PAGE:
There’s something comforting about software companies that don’t try to hide the purpose of their product by giving it an exotic (but hard-to-decipher) name. Take, for instance, a program called Handbrake. Do you have any idea from the title what that program does? I wouldn’t. (It’s a DVD ripping tool for Mac, in case you’re curious, although there’s nothing about “Handbrake” that gives this away!)
Such is most definitely NOT the case with a handy little utility called LazyMouse. LazyMouse is a single-purpose tool from Old Jewel Software that saves a Mac user a little bit of time and a little bit of effort and only costs a little bit of cash.
LazyMouse (a free trial of this ten-dollar shareware program is available here) does one thing: whenever a dialog pops onto your screen, LazyMouse “sees” this and automatically jumps your mouse pointer so that it is positioned over the default button (whichever button is glowing blue). That’s it. It doesn’t automatically dismiss the dialog after a set number of seconds… it just moves your mouse pointer there, so you don’t have to.
Since LazyMouse is a preference pane, installing it is as simple as double clicking. You are automatically taken to the System Preferences panel, and asked whether you’d like to install LazyMouse for just yourself, or for all users. If in doubt, select to install it just for you. LazyMouse will not work if access for assistive devices is turned off, so if LazyMouse senses this to be the case, you will be taken to the Universal Access preference pane and given the chance to turn on this feature. Once this is done, you are returned to the LazyMouse preference pane.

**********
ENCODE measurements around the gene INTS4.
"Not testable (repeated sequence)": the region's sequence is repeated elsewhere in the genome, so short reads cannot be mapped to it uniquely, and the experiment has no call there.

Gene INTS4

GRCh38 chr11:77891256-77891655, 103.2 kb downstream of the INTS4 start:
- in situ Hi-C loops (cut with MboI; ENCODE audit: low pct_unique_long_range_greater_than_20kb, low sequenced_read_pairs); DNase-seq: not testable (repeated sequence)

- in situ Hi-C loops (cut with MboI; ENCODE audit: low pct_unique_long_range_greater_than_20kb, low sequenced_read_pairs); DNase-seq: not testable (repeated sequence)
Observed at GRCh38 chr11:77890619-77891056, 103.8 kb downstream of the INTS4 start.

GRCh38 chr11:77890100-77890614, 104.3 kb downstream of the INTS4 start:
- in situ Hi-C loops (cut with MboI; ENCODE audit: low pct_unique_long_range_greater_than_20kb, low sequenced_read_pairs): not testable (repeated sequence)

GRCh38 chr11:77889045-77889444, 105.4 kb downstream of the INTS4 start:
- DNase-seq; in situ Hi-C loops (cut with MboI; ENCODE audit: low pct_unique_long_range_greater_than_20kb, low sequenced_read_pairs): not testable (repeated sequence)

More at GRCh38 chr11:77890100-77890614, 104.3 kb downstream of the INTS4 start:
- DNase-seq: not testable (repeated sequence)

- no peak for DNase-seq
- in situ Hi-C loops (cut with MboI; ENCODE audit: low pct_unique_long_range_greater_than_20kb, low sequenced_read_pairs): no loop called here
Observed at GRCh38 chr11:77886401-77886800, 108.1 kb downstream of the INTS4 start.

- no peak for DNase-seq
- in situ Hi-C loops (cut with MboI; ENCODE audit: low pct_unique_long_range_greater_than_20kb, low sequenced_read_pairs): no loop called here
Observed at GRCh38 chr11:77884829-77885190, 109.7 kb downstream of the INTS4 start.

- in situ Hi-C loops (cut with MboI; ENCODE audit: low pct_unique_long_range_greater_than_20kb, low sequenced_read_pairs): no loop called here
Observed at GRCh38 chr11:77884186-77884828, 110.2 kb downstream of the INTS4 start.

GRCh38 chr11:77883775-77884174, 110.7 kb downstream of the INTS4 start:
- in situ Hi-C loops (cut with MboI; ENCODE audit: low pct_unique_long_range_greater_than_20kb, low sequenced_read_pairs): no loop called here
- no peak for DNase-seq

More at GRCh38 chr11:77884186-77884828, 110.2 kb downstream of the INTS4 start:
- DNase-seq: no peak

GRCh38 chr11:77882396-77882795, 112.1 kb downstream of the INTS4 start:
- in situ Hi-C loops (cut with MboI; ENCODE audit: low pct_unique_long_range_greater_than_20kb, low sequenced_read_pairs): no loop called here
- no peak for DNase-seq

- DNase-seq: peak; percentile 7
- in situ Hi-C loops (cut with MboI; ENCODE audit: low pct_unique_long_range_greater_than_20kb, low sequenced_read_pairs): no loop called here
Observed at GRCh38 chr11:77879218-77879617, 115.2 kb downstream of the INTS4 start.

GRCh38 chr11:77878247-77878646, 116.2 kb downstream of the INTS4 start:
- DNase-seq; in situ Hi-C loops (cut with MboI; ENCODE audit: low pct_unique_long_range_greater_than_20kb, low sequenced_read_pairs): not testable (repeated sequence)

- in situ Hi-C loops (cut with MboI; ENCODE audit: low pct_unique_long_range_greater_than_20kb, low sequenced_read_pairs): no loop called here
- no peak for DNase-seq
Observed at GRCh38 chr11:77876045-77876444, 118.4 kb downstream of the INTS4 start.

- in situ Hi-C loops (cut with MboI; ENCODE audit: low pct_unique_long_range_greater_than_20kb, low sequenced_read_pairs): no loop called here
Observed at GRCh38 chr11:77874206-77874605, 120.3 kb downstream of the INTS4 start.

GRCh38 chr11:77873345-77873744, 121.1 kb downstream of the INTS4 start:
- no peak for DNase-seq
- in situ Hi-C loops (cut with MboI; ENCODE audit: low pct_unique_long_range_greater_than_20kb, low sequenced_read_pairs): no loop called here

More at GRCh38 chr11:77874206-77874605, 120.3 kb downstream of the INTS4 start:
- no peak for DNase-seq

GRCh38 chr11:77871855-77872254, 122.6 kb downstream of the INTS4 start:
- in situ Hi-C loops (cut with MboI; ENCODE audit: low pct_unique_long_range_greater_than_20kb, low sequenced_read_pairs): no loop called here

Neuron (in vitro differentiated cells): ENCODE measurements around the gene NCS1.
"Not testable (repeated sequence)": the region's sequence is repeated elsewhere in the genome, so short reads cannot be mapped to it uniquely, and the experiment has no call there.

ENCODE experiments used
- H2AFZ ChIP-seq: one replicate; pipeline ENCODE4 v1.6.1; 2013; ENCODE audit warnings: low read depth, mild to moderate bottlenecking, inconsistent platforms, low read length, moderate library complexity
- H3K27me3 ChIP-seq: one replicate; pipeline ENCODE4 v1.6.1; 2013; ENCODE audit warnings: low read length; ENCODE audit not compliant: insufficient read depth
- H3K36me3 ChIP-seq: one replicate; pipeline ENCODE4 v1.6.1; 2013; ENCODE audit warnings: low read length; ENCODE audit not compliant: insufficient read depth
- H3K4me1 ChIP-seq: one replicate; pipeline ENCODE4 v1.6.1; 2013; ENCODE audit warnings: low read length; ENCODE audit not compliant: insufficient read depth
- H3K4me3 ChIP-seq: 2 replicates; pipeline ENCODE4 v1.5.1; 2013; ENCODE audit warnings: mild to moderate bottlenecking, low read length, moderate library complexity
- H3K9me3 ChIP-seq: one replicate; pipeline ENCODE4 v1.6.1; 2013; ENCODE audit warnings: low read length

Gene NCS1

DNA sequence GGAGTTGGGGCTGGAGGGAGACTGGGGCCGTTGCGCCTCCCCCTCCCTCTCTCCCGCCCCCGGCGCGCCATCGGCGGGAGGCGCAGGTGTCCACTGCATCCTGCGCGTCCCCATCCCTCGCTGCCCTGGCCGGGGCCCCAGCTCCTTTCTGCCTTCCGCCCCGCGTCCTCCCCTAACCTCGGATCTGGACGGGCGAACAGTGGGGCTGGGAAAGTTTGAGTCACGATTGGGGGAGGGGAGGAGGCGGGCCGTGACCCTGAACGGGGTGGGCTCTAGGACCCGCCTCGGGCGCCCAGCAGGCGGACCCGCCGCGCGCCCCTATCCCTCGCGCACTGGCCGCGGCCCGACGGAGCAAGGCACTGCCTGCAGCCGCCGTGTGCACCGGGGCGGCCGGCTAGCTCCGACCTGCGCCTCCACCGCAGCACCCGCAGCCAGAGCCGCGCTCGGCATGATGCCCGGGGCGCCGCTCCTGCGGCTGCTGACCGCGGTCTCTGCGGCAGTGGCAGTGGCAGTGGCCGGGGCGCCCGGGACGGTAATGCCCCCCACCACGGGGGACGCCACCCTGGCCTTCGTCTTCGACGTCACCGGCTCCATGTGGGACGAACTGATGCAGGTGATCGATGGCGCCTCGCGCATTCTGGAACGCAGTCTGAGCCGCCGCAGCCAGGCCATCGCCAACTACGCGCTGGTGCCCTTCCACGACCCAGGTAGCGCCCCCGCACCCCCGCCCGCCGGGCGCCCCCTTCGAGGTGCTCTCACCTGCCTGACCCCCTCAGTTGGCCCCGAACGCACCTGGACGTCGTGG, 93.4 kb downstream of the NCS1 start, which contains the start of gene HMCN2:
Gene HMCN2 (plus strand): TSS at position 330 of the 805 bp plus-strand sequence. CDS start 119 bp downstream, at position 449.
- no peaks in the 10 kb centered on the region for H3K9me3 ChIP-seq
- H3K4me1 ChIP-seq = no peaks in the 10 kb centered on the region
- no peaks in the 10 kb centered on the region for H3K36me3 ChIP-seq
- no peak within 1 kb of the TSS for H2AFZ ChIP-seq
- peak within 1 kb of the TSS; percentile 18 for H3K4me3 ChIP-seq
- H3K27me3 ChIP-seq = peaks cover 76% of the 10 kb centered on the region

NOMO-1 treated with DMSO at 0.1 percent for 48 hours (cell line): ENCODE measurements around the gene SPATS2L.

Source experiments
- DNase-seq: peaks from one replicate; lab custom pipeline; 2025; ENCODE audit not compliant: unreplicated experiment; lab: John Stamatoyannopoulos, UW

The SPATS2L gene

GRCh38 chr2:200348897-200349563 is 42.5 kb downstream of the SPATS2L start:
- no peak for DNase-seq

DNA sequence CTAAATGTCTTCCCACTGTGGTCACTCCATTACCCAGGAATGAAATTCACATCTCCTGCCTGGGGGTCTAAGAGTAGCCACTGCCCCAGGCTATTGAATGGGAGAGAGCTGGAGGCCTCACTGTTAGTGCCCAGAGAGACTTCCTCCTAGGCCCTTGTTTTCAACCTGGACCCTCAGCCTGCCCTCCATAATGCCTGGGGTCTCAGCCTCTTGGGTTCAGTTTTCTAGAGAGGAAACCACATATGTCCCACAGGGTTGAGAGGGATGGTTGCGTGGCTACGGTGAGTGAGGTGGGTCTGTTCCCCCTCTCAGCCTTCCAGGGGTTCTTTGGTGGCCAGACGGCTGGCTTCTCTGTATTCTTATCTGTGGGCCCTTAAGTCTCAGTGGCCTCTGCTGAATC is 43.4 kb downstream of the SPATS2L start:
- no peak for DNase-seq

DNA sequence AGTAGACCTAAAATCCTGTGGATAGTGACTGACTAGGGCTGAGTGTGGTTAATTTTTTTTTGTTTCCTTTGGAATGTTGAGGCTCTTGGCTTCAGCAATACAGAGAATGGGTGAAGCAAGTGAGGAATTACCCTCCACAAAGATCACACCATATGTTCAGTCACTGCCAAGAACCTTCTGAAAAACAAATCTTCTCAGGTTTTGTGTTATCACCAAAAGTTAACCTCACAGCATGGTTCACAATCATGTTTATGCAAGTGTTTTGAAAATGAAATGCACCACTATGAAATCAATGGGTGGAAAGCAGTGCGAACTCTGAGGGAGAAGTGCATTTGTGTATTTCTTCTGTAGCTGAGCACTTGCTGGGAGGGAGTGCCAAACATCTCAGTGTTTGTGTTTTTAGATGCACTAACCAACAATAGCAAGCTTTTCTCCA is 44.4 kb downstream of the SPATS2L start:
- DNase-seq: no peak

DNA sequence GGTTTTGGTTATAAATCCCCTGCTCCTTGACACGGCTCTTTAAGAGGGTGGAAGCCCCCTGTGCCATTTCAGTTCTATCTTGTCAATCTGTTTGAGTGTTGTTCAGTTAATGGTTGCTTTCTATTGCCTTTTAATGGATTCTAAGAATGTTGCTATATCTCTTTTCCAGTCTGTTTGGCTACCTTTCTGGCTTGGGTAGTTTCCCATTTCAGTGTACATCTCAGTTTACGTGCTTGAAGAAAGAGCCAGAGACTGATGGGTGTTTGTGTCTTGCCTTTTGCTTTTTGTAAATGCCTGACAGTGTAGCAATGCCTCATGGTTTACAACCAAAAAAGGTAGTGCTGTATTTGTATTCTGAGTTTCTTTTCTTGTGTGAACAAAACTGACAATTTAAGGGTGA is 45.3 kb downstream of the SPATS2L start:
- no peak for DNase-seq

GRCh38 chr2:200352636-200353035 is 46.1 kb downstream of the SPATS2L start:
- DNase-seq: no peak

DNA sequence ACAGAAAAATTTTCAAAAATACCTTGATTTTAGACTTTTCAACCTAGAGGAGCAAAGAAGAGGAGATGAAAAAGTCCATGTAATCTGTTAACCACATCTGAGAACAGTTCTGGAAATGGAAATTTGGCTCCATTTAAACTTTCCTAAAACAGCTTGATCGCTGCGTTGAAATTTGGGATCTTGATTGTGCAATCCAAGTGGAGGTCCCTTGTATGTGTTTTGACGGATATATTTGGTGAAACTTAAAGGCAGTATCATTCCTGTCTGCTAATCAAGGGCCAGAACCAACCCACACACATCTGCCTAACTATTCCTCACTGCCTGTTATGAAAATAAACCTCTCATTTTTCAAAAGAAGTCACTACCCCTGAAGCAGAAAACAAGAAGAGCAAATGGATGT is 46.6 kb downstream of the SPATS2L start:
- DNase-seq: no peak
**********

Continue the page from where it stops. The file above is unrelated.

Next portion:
The LazyMouse preference pane, like all good single-purpose tools, is very simple. You are given the option to turn LazyMouse on or off, and affect its behavior to a small extent. If LazyMouse is turned on, it can be set to move the mouse pointer to either the default button (typically “OK”), or the secondary button (such as “Cancel”). You can also set LazyMouse so that after the dialog in question has been dismissed, the mouse pointer is returned to its previous position.
This is a nice touch, in my mind. What good is a utility that helps me perform half a job (move the mouse pointer TO the dialog), if it doesn’t help me out by taking me back to where I was before? LazyMouse gives me that option.
The only other option in the LazyMouse preference pane is to play a sound when the cursor is moved. I tried this out, and it worked as expected, but I found it annoying after a bit. I realize the mouse pointer moves, and in fact expect it, so I didn’t find the extra bit of confirmation (the sound), to be all that wonderful. Your mileage may vary, of course, and the feature is optional, so no matter what your preference, you’ll be happy.
As mentioned, LazyMouse is not free. A license is available for $9.95 from the Old Jewel Software website, and a purchase can be initiated right from within the preference pane, which is a nice touch. I tend to keep my hands on the keyboard almost all the time, and the default button of a dialog can always be triggered by hitting the Enter or Return key, so LazyMouse wasn’t really “it” for me. Because of this, I’ve since removed the utility, but don’t let that dissuade you from giving it a try. It really is a slick little program, and works just as you’d expect it to. If you’re tired of constantly having to move the mouse back and forth between the program you’re working in and a dialog box that pops up unexpectedly, give LazyMouse a try!